Broadband now a legal right in Finland

Dylan Bushell-Embling
02 Jul 2010

Broadband access is now a legal right to every citizen of Finland, under new legislation that came into effect Thursday.

Finland's new Universal Service Obligation (USO) requires every operator in the country to offer broadband connections of at least 1Mbps for anybody who requests one.

And the government plans to ensure the vast majority of the population is on a 100Mbps connection by 2015.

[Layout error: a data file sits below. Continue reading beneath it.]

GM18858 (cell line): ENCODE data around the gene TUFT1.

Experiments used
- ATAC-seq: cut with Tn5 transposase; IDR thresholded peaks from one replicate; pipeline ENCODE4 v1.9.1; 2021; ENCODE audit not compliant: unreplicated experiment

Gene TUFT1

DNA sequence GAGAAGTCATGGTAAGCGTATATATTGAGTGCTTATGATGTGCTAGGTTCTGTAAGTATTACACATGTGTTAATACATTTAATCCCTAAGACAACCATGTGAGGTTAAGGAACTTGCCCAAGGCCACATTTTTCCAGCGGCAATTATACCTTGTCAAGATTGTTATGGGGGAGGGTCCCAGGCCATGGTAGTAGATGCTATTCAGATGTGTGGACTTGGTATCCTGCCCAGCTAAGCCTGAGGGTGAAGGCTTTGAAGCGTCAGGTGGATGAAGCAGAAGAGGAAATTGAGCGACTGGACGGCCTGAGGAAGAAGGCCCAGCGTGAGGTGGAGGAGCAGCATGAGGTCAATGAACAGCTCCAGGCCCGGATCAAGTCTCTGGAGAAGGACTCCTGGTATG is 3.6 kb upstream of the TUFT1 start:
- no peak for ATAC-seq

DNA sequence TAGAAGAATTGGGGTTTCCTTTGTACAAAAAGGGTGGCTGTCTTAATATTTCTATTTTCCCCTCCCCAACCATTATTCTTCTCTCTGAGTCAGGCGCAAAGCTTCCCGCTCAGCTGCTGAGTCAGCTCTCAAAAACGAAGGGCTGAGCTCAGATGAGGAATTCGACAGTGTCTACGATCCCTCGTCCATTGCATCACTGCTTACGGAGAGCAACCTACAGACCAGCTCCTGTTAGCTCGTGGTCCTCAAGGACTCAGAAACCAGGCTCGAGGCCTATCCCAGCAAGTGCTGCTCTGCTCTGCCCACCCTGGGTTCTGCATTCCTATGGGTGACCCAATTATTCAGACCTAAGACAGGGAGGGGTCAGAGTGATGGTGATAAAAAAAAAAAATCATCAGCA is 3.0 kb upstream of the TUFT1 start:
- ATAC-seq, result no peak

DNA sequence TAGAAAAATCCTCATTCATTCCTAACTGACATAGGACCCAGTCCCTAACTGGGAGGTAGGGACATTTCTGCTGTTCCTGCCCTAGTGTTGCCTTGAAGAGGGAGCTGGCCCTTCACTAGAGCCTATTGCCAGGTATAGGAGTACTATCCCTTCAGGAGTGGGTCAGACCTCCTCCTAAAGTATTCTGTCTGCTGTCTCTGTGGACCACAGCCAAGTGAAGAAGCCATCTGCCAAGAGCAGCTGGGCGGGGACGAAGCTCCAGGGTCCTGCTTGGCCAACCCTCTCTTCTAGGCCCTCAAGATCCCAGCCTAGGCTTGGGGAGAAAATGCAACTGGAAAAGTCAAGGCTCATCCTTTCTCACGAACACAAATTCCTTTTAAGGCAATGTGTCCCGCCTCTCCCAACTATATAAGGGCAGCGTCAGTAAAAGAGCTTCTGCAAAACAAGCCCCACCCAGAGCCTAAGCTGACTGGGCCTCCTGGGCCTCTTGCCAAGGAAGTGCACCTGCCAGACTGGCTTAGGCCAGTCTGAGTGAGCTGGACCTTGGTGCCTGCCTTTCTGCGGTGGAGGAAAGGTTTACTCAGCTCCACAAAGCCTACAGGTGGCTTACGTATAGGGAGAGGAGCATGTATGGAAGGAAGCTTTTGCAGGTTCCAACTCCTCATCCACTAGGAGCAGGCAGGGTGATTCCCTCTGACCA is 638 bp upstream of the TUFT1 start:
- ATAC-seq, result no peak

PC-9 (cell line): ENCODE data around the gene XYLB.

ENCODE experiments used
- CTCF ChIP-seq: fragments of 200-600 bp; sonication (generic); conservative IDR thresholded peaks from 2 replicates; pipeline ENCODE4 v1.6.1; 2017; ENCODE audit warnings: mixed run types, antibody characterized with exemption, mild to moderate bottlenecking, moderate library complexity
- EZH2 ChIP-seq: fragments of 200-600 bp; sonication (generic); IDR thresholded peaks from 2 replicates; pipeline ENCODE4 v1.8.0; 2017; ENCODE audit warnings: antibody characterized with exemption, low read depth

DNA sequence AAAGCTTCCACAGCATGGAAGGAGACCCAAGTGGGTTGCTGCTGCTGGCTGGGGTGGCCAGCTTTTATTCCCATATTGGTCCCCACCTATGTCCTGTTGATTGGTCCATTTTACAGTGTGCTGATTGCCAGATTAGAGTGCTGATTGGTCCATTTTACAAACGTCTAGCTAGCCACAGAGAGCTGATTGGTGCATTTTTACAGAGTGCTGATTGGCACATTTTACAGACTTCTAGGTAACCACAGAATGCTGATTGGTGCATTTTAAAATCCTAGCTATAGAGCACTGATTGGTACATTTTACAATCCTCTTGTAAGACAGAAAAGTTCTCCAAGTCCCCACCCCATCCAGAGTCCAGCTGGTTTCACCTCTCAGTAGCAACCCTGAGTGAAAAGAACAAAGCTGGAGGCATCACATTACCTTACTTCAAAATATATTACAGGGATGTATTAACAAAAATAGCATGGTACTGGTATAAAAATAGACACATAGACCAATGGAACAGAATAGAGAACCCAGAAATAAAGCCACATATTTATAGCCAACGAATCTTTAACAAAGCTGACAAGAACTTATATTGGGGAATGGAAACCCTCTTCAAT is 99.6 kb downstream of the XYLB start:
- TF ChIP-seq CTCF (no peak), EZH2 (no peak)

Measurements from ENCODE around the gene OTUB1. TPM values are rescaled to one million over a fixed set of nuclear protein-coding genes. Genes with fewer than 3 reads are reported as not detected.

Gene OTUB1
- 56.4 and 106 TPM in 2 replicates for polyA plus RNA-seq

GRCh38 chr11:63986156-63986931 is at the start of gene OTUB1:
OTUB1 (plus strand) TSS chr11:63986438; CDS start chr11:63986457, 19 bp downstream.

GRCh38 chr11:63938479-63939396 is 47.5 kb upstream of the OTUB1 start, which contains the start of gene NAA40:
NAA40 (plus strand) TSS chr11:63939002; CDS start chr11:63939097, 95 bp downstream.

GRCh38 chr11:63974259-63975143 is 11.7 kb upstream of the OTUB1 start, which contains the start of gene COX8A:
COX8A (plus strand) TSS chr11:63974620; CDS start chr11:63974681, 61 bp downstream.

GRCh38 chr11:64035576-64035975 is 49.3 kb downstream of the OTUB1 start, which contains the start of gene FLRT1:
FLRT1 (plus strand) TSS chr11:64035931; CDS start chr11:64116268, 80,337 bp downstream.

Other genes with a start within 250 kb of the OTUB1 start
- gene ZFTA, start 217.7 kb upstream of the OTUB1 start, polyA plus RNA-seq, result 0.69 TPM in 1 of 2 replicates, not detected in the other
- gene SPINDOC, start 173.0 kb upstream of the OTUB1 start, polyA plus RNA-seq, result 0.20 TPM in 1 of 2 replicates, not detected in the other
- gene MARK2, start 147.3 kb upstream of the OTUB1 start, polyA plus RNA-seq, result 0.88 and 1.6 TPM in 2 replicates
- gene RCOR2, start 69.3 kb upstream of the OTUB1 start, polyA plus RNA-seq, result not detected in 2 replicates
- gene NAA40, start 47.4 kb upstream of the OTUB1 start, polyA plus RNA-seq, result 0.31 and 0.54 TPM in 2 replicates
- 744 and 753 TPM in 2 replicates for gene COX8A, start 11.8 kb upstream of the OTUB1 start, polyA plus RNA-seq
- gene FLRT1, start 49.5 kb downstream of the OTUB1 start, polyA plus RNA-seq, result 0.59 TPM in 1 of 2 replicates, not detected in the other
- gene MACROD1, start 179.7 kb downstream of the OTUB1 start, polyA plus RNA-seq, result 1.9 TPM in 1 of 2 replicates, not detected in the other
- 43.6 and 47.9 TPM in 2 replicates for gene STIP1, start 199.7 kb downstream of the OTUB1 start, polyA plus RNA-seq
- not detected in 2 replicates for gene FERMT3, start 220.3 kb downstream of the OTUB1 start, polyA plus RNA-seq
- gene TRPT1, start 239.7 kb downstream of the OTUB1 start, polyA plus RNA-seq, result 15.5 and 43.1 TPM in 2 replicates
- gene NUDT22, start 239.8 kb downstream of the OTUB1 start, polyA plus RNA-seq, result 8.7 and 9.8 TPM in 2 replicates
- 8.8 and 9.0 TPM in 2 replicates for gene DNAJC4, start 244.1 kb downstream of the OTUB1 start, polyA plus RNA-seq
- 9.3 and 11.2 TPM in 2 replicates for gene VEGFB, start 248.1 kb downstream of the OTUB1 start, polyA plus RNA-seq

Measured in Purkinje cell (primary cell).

Finnish communications minister Suvi Linden told theBBC that internet services are now a crucial part of everyday life. “Internet services are no longer just for entertainment,” she said.

An estimated 96% of the population is already online, Linden said.

But the OECD ranks Finland just 14th among its members by broadband subscribers per 100,000 people.

Access to the internet is already a protected right in Estonia, in France due to legal precedents, and in some other countries, but Finland is thought to be the first to specify speeds and connection types.


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